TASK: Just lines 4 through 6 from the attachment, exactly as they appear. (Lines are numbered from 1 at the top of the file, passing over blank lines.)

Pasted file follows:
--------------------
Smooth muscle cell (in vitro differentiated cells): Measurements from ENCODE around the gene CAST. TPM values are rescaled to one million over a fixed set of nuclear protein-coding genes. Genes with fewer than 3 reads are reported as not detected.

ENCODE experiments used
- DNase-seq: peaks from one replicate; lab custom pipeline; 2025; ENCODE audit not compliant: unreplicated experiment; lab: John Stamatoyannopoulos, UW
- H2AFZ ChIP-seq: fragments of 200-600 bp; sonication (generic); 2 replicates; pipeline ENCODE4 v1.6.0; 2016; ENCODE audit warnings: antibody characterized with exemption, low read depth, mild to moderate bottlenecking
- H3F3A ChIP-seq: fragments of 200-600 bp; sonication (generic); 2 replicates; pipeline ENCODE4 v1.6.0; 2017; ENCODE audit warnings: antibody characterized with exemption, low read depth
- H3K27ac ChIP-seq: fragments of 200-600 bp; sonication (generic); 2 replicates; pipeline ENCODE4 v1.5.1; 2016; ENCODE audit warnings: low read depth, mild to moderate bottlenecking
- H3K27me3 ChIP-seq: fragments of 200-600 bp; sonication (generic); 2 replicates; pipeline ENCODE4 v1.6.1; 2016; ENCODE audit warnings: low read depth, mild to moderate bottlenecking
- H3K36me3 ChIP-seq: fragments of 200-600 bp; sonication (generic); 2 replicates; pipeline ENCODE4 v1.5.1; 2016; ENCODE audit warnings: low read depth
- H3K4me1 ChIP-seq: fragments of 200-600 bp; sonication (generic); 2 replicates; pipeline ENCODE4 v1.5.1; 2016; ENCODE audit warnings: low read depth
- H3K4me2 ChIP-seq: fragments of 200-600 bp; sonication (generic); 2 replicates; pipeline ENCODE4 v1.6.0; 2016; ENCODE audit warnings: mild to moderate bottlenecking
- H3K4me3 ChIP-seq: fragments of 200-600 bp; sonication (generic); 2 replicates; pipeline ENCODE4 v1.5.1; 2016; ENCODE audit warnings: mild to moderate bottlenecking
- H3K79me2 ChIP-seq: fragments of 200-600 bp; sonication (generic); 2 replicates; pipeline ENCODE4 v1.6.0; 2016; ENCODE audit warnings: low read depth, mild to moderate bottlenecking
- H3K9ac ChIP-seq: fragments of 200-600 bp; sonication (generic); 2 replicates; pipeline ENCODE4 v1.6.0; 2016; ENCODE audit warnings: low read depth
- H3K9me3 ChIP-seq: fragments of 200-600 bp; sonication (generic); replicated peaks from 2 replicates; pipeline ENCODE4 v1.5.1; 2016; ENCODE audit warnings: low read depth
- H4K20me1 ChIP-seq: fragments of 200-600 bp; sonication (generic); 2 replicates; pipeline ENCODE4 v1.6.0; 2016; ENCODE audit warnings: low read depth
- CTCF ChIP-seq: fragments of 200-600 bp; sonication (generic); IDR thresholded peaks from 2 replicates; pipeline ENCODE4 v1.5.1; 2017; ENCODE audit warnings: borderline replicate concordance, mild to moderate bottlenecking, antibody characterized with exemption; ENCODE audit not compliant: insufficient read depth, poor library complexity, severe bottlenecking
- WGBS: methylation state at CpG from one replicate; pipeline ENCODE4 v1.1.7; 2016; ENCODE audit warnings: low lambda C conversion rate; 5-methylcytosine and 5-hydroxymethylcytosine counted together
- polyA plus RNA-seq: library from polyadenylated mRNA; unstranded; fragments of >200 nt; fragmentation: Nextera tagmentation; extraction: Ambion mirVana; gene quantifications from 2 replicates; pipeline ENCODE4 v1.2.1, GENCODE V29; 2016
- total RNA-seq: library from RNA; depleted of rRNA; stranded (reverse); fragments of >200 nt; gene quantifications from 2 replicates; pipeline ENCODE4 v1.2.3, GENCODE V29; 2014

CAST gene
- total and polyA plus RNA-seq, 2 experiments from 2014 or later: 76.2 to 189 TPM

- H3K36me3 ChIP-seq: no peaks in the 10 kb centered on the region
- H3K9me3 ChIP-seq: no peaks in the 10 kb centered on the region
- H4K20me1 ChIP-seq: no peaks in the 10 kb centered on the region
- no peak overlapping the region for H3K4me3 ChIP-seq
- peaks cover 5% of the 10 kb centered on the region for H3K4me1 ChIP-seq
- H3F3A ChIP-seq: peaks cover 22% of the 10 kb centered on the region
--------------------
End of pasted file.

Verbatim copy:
- H2AFZ ChIP-seq: fragments of 200-600 bp; sonication (generic); 2 replicates; pipeline ENCODE4 v1.6.0; 2016; ENCODE audit warnings: antibody characterized with exemption, low read depth, mild to moderate bottlenecking
- H3F3A ChIP-seq: fragments of 200-600 bp; sonication (generic); 2 replicates; pipeline ENCODE4 v1.6.0; 2017; ENCODE audit warnings: antibody characterized with exemption, low read depth
- H3K27ac ChIP-seq: fragments of 200-600 bp; sonication (generic); 2 replicates; pipeline ENCODE4 v1.5.1; 2016; ENCODE audit warnings: low read depth, mild to moderate bottlenecking